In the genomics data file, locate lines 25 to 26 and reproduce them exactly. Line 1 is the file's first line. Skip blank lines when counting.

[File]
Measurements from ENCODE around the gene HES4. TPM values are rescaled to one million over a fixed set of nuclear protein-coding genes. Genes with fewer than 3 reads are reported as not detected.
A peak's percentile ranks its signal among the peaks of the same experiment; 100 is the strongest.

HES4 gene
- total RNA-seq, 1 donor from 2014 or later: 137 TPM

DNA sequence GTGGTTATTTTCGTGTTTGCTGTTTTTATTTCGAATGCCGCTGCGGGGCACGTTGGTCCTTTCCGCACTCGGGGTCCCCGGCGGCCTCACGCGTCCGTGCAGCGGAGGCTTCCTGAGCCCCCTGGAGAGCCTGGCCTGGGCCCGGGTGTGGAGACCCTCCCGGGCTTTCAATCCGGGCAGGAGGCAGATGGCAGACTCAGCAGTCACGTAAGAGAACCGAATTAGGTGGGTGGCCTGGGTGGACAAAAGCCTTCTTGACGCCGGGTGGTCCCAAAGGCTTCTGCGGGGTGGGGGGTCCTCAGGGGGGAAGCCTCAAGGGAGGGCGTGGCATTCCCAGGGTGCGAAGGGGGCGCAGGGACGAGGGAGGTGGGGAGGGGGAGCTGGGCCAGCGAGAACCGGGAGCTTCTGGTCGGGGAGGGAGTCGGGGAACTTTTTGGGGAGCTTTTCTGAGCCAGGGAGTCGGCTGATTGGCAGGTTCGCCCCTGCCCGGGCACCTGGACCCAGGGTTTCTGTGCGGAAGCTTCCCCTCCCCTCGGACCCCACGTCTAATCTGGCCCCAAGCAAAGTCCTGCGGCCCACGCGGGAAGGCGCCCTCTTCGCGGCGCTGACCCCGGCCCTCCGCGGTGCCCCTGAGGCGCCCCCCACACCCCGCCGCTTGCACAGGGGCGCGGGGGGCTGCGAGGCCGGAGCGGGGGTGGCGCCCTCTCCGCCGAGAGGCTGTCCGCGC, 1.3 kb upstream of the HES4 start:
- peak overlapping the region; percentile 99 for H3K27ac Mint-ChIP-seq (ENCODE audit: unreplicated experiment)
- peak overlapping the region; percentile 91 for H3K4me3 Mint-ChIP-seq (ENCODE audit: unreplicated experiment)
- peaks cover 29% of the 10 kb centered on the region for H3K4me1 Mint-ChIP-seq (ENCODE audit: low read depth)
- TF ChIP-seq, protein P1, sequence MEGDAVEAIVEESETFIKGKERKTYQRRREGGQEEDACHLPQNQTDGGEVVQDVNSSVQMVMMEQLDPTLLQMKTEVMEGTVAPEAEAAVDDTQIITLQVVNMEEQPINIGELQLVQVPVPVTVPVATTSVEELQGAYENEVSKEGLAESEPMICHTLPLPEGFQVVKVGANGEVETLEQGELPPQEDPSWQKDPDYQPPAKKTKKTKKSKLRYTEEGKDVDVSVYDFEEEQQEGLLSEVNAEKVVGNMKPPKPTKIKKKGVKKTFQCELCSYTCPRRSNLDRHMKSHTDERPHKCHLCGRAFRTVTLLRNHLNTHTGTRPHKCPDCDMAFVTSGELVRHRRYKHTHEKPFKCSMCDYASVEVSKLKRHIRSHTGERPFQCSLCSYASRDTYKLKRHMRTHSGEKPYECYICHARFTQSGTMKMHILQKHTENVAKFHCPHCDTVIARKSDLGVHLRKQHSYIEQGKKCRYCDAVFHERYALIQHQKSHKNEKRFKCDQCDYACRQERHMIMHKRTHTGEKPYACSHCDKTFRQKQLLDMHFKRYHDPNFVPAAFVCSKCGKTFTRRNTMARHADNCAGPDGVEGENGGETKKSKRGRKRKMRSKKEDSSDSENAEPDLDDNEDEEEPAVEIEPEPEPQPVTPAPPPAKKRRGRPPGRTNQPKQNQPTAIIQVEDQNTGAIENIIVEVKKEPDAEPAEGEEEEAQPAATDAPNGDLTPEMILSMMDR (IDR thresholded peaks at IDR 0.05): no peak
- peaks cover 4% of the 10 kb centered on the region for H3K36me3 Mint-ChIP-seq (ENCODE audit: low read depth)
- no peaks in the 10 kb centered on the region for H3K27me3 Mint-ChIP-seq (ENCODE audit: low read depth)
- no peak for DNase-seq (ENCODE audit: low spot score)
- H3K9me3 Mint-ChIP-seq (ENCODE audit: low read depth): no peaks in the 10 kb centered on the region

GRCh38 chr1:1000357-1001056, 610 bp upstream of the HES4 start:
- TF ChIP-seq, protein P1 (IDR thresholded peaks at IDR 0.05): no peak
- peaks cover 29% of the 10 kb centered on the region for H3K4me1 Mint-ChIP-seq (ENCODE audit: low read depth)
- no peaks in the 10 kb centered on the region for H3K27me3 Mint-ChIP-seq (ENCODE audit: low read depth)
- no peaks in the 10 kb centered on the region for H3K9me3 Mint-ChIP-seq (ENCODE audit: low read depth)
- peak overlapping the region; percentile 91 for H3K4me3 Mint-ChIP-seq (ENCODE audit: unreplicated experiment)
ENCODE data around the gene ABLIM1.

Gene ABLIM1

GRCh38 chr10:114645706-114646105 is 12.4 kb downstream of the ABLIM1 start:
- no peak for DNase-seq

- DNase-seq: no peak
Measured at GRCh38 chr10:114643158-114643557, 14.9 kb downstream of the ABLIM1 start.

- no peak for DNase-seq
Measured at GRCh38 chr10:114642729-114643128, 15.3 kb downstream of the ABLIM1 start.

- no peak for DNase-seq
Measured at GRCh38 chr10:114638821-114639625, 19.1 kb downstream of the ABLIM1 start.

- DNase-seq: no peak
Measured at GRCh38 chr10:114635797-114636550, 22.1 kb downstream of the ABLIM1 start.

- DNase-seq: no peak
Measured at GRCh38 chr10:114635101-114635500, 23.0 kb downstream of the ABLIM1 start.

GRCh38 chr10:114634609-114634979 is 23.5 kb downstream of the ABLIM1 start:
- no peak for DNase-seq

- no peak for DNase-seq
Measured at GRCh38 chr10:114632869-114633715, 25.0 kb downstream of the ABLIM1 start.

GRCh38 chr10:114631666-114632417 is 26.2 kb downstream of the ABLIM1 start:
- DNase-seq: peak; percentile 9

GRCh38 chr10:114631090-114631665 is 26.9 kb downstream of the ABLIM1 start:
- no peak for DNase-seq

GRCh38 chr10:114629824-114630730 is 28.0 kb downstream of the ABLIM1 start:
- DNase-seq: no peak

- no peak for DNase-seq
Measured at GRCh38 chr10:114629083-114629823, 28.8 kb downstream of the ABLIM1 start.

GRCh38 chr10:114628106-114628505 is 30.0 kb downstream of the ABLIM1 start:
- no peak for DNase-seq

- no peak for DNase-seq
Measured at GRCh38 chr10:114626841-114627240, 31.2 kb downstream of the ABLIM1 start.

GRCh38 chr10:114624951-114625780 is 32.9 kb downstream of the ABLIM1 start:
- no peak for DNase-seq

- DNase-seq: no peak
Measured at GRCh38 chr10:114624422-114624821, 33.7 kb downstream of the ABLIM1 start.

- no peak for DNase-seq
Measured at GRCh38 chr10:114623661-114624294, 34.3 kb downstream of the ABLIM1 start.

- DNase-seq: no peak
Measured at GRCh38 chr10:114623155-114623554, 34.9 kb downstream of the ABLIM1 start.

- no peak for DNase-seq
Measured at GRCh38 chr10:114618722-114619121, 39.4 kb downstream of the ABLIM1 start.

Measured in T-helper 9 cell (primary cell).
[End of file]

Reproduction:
Measured at GRCh38 chr10:114643158-114643557, 14.9 kb downstream of the ABLIM1 start.

- no peak for DNase-seq